Chromebooks are in trouble -- HP unveils $199 Windows laptop and low-cost tablets

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When I bought my first Chromebook, the 2012 Samsung model, I did it mostly for one reason -- price. I drove down to my local Best Buy and was blown away by how inexpensive it was; at $249 it looked like a MacBook Air and promised good battery life. Even though I knew the limitations of Chrome OS beforehand, I still handed over my money thinking I could find a place for it in my home. For the most part it was OK; I mean, it changed the way I thought about computing, but it soon became apparent that it could not replace my Windows machine. I didn't return it; I kept for basic typing on the go, but I later sold it as it collected dust. You see, my iPad Air when coupled with a keyboard-case was a better portable machine.

Now, in 2014, Chromebooks are making huge strides in homes, schools and the enterprise, but Windows still reigns supreme. While I do recommend Chromebooks for people low on cash that only have basic computing needs, today this changes. You see, HP announces the $199.99 Stream 11 laptop, and with a price that low, why would you bother with Chrome OS?

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"Customers can enjoy entertainment in high-definition (HD) with an 11.6 inch HD display or 13.3 inch HD optional touch display. While the innovative fanless design with high efficiency Intel Celeron processor and 32GB of eMMC flash memory allows for quiet, cool operation and quick file recall. Stunning colors and stylish gradient design available in Orchid Magenta and Horizon Blue are sure to turn heads", says Hewlett Packard.

While HP is tight-lipped on specs, according to Engadget (who got to play with them in person), they will be powered by a Celeron N2840 CPU and 2GB of RAM. Battery life is promised to be up to 8 hours and 15 minutes, which is more than enough for a day of college classes or some quiet time at the library. Speaking of quiet, it is fanless, so there will be no noise from a whirring fan. Best of all though, both models have HDMI output, so they can serve as a media machine when connected to a TV, or desktop when connected to a monitor, keyboard and mouse. Hell, the 13.3 inch model can even be quipped with a 4G modem that comes with 200MB of data per month for life.

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Arguably, the only downside is the limited colors. They look to me to be pink and purple, but HP calls them "Orchid Magenta and Horizon Blue". Wasn't there a children's TV show called Blue's Clues with a dog named Blue and a dog named Magenta? Maybe that show was the inspiration, but I digress; while colors should be gender neutral, these colors seem to me as a bit feminine, at least as society has traditionally dictated. I would have no problem owning and using a pink laptop, but I can foresee it being an issue for some shoppers. An option for black or silver would probably be appreciated.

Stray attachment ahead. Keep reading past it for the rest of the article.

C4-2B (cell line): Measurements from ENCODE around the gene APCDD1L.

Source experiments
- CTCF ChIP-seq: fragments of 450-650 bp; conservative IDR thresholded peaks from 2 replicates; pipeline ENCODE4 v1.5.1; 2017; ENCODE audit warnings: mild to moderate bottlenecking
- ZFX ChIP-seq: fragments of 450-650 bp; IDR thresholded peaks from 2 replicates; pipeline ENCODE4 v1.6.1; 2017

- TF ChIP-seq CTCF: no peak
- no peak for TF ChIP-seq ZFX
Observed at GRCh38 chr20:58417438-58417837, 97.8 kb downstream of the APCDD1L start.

HP has also announced new tablets, powered by an Intel Atom Z3735G. Sadly, the slates will only have 1GB of RAM, and I am worried that it will not be enough. Hewlett Packard says, "the HP Stream 7 and HP Stream 8 Windows tablets keep customers connected to work, friends and content all at an exceptional value. The cloud-connected, Intel-powered 7 inch and 8 inch tablets include one year of Office 365 Personal and 60 minutes of Skype each month, 1TB of Microsoft OneDrive storage for one year,  and a full Windows 8.1 experience. The HP Stream 8 tablet includes an optional 200MB of free 4G data each month with no annual contract for the life of the device".

HP lists the following prices:

  • The HP Stream 11.6 inch diagonal starts at $199.99.
  • The HP Stream 13.3 inch diagonal starts at $229.99.
  • The HP Stream 7 Tablet starts at $99.99.
  • The HP Stream 8 Tablet starts at $149.99.

Sure, this $199 HP Windows laptop is hardly top of the line, but it is more than enough for the average home user. Believe it or not, the laptops even come with a $25 credit to the Windows Store, for buying apps or games. Technically, with that said, you could look at the price as only being $174.99 -- a steal.

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While I hate putting down the Chromebook, it is just impossible to justify a purchase of a low-end Google-powered machine when you can buy a true PC for under $200. Don't forget, running the Chrome browser in Metro Mode on Windows is pretty much the Chrome OS experience anyway. Low-end Android tablets are safe for now, but trouble could be on the horizon there too; if Microsoft closes the app-gap (a big "if"), a $99 Windows tablet could be very attractive.

Will sub-$200 Windows laptops kill the Chromebook? Tell me in the comments.

Image Credit: Barnes and Noble

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